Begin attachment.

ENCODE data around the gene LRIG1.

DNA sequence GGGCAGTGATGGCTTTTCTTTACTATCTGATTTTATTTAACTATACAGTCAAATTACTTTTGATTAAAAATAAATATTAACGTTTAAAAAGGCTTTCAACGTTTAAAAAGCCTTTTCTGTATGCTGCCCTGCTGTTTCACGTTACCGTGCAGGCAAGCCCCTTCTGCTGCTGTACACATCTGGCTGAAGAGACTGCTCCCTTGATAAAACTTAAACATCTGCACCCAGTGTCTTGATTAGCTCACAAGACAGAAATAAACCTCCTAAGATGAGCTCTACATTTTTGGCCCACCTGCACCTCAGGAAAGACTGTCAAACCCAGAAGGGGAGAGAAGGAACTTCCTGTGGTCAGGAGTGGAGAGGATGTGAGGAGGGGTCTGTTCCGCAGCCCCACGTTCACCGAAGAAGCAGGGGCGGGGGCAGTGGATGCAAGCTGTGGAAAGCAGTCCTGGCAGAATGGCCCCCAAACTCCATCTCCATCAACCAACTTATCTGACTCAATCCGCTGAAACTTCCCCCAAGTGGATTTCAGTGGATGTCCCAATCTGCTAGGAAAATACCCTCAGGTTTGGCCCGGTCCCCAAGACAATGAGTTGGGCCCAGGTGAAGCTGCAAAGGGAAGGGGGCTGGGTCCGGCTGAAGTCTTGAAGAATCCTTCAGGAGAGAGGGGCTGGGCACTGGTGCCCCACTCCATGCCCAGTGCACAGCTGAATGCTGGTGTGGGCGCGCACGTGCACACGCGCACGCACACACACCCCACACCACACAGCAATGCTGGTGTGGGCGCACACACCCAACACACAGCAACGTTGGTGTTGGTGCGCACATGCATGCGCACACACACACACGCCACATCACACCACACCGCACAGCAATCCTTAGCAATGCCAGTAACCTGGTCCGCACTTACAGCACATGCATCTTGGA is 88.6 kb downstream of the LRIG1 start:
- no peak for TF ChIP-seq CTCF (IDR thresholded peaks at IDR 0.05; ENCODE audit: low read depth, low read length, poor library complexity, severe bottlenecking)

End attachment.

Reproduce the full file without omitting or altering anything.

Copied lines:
ENCODE data around the gene LRIG1.

DNA sequence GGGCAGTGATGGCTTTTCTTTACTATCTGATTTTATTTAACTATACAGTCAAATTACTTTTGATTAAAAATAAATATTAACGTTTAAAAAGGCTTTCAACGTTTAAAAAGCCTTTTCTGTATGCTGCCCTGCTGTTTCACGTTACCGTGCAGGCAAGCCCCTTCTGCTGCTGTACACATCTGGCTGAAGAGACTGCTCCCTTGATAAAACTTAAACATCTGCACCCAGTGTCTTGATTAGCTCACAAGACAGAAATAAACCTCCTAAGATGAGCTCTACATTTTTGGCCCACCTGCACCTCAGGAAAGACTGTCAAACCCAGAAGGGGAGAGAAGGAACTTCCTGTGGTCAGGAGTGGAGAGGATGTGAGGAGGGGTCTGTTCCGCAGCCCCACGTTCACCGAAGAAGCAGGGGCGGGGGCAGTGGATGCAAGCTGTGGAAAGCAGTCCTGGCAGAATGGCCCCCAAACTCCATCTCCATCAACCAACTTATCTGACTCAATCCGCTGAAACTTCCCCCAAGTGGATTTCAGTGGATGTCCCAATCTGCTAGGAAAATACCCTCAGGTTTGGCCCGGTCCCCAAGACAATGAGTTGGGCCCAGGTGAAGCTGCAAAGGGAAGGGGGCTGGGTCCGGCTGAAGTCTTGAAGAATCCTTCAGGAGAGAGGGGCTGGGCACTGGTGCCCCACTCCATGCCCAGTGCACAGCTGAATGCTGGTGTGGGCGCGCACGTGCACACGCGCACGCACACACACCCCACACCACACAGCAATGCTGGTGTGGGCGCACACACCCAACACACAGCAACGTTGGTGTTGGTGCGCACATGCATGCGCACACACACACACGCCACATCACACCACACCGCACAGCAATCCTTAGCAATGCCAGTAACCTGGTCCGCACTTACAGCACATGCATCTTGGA is 88.6 kb downstream of the LRIG1 start:
- no peak for TF ChIP-seq CTCF (IDR thresholded peaks at IDR 0.05; ENCODE audit: low read depth, low read length, poor library complexity, severe bottlenecking)